Friday, November 26, 2010

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The 4th Awakening

15 A Glimpse of Arch-Christian Proto-Latvians
While the persecution of the Arch-Christians by the princely (proto-capitalist) oriented Neo-Christians is nothing new, the 13th century crusades by Pope Innocent III against Languedoc and Jersika, stand for what 20th century called a “total war” effort. The attacks were coordinated affair even if this may be the first time some readers hear of it.

The persecutional nature of the war in Languedoc is relatively well documented, though lecturers such as Caterina Bruschi and her book “The Wandering Heretics of Languedoc” are only now leading away from the persecutors’ version of the events. The Hundred Years War Plus (actually continuing through to our own day) brought against the Arch-Christians by the crusading Neo-Christians (the neo-capitalist predations of today being the most recent expression of materialism on the march), drove aggressively into Eastern Europe and the proto-Latvian lands.

The persecutors’ version of history remains to this day little challenged in the territories once inhabited by proto-Latvians. This phenomenon may be explained to be the result of the violently repressive conversions to Neo-Christianity that were instituted by the apologists for violence. It may also be due to the material poverty of the area called Livonia. Scholars and historians are, plainly put, scarce here, and such as are have little time and money to take sabbaticals, travel, and devote themselves to creative research. Even the educated elite of Europe are following their long ago persecutors’ version of European history.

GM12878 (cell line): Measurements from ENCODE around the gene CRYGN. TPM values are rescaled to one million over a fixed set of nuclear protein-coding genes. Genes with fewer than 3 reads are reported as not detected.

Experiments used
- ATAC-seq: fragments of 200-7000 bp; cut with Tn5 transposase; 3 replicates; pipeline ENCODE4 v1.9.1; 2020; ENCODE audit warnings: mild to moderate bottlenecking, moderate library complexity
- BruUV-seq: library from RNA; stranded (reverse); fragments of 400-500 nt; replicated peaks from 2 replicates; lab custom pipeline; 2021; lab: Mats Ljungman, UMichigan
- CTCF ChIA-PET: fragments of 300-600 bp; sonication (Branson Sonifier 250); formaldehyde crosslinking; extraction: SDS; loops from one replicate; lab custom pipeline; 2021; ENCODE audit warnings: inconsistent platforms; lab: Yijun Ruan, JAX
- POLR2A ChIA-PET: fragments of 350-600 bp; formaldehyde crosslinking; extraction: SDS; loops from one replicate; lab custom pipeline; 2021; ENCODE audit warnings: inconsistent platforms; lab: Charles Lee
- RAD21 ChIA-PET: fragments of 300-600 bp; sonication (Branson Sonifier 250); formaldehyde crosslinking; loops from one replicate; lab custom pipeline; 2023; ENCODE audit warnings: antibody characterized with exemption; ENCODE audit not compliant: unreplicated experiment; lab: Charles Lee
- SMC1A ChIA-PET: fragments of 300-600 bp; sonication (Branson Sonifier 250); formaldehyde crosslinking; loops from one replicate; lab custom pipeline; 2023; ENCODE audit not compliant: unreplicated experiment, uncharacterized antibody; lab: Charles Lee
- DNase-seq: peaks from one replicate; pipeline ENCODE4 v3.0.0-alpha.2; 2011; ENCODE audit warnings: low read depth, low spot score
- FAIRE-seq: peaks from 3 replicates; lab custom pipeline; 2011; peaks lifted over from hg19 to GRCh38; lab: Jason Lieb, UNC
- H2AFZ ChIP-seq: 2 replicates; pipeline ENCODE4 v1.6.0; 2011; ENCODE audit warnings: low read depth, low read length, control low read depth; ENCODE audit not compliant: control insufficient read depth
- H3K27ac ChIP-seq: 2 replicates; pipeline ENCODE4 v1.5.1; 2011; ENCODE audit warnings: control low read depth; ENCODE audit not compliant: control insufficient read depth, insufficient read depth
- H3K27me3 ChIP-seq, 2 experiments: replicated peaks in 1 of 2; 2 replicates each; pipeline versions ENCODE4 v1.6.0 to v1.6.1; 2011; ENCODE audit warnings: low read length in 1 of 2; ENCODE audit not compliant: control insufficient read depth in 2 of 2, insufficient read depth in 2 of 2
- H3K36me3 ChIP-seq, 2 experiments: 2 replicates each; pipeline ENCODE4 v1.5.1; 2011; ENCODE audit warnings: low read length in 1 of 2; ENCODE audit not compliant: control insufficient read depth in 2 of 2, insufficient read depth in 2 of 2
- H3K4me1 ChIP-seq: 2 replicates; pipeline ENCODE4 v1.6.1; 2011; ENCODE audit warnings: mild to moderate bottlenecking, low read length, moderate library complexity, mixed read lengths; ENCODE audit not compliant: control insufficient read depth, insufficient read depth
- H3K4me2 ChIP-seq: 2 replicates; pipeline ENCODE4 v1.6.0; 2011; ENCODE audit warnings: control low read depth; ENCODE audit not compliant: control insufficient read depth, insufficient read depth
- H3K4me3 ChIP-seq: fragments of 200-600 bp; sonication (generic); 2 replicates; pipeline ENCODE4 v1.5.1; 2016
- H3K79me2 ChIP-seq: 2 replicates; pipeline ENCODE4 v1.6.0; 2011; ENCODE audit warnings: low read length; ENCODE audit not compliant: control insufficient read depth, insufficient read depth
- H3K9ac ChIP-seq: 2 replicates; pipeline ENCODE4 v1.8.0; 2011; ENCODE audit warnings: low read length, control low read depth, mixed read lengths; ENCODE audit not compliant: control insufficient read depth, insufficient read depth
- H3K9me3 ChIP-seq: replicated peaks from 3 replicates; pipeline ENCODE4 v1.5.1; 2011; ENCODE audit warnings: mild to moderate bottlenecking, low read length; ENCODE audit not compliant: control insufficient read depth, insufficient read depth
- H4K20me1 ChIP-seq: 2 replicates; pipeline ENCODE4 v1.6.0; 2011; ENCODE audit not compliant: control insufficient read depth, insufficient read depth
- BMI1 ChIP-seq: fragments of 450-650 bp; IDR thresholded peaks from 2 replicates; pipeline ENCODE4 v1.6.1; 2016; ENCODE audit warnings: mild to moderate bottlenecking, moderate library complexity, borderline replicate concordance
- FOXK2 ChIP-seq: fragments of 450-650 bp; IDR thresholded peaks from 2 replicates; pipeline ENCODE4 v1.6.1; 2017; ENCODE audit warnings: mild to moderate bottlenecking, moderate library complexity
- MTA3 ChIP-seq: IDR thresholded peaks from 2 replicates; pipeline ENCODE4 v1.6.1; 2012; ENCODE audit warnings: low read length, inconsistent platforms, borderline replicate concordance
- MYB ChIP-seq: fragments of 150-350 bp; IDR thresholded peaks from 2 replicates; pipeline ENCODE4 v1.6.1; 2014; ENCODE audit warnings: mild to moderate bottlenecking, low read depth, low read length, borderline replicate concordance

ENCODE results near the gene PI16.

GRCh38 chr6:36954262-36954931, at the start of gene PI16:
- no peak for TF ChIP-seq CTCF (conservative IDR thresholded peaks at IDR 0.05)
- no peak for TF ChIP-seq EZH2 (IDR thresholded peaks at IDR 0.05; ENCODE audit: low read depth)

One unchallenged concoction that is passed around as historical fact in Latvia is that the forebears of Latvia were peasants and, therefore, present day Latvians are descendants of peasant stock. The turnip is said to be one of the plants proto-Latvians brought into being. Glory be to the turnip, but the turnip cannot hide the fact that all the rest of the blarney serves well the ruthless utilitarianism of Neo-Christian origin. Presently it has succumbed to the pressure of the Swedish banks going broke because of overextended credit giving, but now impose their sin on spiritually battered proto-Latvians not yet sure they wish to become pseudo-Latvians. But with the self-consciousness battered, many agree to pay their debts with haste, and being weak in the knee are cutting down what remain of the private forests in Latvia.

Many of the resourceful eliminators of so-called peasants are descendants of former Latvian emigrants returning to Latvia in blessed ignorance to blessed ignorance. None remember that not all that many centuries ago a battleship sunk needed to be replaced by 2000 oak trees for the mainframe and many more other kinds of wood for the rest. No urban dweller knows that a blueberry bush destroyed in the rape of the forests needs 25 years to grow back and bear berries, let alone anyone care if the forest is ever replanted. Latvia has become a land presided over by savant idiots knowledgeable in the history of Pop, Jazz, Wall Street, and the Will of Washington, but dead to Nature—both forest and human.

The one festival that has been around for many centuries and should remind Latvians that they are descended from a people of the forest is called the Johns Festival. Once John Lahch-auss [Lāčauss, whence Lataus (see blogs 9-10), whence latvis] was the twin brother of the traveling heretics who made the roads of Languedoc live. Did a branch of them become the famed troubadours of that land?  Krishjahnis (Krišjānis) is the same Krstjan who traveled the roads of old Bosnia. The prefix Krst translates better as Keyjohn rather than John Kristian. Moreover, the first name of the Languedonian Bear Slayer (the most meritorious of all Latvians character goals) is John. Indeed, a Jean Bear Slayer was also a hero in Languedoc (now in France).*